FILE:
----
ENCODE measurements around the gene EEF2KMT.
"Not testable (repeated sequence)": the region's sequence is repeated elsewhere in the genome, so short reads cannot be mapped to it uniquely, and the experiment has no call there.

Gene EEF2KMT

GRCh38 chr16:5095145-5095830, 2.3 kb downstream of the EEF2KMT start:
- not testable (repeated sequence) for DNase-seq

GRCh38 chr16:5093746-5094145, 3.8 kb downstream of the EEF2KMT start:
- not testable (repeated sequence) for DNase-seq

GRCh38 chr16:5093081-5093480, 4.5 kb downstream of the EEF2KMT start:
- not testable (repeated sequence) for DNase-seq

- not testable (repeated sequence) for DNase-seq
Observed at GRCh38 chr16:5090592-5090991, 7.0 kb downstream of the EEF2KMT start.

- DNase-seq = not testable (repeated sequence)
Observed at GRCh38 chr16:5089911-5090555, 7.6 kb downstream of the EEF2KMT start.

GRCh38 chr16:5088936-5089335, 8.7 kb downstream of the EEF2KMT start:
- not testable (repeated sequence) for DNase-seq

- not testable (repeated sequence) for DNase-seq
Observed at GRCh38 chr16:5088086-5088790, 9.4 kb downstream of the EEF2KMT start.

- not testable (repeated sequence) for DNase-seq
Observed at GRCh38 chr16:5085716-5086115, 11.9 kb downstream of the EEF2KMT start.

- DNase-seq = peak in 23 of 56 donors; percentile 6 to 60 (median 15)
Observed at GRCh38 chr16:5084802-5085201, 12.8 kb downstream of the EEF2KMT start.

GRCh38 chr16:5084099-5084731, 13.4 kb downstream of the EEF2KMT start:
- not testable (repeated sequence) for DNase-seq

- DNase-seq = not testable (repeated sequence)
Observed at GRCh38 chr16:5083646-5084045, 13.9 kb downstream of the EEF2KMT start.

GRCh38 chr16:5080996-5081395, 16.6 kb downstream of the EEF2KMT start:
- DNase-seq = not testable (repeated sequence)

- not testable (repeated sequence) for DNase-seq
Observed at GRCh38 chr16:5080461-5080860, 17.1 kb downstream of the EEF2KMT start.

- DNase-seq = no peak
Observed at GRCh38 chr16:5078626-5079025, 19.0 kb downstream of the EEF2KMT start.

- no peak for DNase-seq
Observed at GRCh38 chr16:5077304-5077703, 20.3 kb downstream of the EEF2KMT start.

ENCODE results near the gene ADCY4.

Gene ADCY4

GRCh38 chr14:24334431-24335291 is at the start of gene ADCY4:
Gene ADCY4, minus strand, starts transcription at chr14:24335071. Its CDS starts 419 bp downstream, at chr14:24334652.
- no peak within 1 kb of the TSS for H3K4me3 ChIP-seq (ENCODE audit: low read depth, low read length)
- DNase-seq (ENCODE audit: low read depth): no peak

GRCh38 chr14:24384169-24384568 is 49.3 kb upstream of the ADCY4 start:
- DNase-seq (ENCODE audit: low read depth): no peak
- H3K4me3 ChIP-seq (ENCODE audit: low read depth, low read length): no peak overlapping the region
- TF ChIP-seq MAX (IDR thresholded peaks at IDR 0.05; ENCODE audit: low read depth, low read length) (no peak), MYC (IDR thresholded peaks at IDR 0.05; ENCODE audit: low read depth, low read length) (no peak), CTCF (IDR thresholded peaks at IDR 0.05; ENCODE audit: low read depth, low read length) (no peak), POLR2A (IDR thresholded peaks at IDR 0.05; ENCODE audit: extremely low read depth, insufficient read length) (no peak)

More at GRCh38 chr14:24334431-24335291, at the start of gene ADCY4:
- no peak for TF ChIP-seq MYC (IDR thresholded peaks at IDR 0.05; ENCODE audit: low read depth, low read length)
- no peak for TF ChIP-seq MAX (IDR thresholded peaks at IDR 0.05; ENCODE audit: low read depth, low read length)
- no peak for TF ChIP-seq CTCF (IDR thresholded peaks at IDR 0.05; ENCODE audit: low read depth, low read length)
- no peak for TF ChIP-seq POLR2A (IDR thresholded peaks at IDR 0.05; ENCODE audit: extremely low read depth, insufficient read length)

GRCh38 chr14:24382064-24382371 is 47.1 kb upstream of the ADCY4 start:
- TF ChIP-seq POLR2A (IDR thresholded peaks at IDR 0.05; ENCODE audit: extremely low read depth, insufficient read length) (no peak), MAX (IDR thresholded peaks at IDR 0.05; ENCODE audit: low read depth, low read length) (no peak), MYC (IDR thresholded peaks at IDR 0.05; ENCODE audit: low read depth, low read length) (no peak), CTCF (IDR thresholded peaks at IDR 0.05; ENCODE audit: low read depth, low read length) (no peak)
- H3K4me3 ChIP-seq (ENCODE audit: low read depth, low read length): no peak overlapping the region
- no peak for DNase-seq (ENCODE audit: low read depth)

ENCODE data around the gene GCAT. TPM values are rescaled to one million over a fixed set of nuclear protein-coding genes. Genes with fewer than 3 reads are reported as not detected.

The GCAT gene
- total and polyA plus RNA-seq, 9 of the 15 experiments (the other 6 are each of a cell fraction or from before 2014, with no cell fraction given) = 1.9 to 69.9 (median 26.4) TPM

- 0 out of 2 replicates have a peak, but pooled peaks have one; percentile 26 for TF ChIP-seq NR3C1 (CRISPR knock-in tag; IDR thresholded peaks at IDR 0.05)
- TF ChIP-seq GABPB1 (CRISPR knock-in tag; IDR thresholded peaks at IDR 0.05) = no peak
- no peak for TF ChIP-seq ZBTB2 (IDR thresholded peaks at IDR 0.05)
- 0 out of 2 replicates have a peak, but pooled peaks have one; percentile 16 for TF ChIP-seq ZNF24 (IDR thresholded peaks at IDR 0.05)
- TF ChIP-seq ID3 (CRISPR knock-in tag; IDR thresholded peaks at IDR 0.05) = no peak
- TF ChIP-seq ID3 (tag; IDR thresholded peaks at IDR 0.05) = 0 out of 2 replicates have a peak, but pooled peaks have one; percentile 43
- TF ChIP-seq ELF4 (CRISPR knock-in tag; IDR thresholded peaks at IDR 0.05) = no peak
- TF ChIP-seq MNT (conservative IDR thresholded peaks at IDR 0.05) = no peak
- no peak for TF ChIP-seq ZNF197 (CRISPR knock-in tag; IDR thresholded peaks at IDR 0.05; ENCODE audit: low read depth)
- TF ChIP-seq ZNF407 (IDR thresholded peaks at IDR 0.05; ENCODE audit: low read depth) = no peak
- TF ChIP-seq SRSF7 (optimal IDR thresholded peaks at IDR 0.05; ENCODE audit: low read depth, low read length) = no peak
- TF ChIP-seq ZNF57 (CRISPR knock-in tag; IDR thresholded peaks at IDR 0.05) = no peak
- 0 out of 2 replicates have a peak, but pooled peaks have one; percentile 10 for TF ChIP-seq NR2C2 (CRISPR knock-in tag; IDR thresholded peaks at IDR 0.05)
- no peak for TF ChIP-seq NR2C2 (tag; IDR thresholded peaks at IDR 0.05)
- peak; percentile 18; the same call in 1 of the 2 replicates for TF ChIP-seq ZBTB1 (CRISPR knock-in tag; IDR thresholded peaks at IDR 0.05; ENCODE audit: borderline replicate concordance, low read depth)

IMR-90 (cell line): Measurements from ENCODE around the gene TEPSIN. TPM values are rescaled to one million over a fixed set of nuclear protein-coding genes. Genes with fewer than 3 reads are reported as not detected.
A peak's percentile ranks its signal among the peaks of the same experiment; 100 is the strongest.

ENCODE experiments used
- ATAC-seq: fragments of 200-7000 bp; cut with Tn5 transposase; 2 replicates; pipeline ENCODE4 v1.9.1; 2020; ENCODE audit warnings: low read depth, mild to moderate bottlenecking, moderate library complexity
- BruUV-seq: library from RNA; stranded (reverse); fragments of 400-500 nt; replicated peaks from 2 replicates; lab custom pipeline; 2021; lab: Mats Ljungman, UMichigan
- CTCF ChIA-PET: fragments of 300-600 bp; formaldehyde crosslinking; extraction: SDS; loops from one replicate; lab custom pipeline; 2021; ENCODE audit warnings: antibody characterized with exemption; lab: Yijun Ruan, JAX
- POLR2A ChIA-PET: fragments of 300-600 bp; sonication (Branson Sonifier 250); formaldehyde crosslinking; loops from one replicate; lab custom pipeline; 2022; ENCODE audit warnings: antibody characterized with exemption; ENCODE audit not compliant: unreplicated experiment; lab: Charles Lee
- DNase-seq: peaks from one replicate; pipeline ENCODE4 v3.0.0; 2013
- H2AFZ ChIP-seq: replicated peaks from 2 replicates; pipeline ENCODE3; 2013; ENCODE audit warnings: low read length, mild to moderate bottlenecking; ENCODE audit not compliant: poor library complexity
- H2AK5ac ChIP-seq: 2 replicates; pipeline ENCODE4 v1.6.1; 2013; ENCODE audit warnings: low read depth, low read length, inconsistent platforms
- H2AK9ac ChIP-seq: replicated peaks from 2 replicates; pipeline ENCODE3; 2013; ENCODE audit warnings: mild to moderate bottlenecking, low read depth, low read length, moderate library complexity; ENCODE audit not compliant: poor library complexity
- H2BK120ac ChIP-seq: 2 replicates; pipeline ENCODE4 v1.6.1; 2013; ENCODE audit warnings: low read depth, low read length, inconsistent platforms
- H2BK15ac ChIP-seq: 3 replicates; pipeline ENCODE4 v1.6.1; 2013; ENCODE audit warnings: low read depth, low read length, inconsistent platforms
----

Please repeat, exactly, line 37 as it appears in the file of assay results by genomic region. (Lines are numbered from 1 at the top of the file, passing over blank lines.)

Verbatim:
Gene ADCY4, minus strand, starts transcription at chr14:24335071. Its CDS starts 419 bp downstream, at chr14:24334652.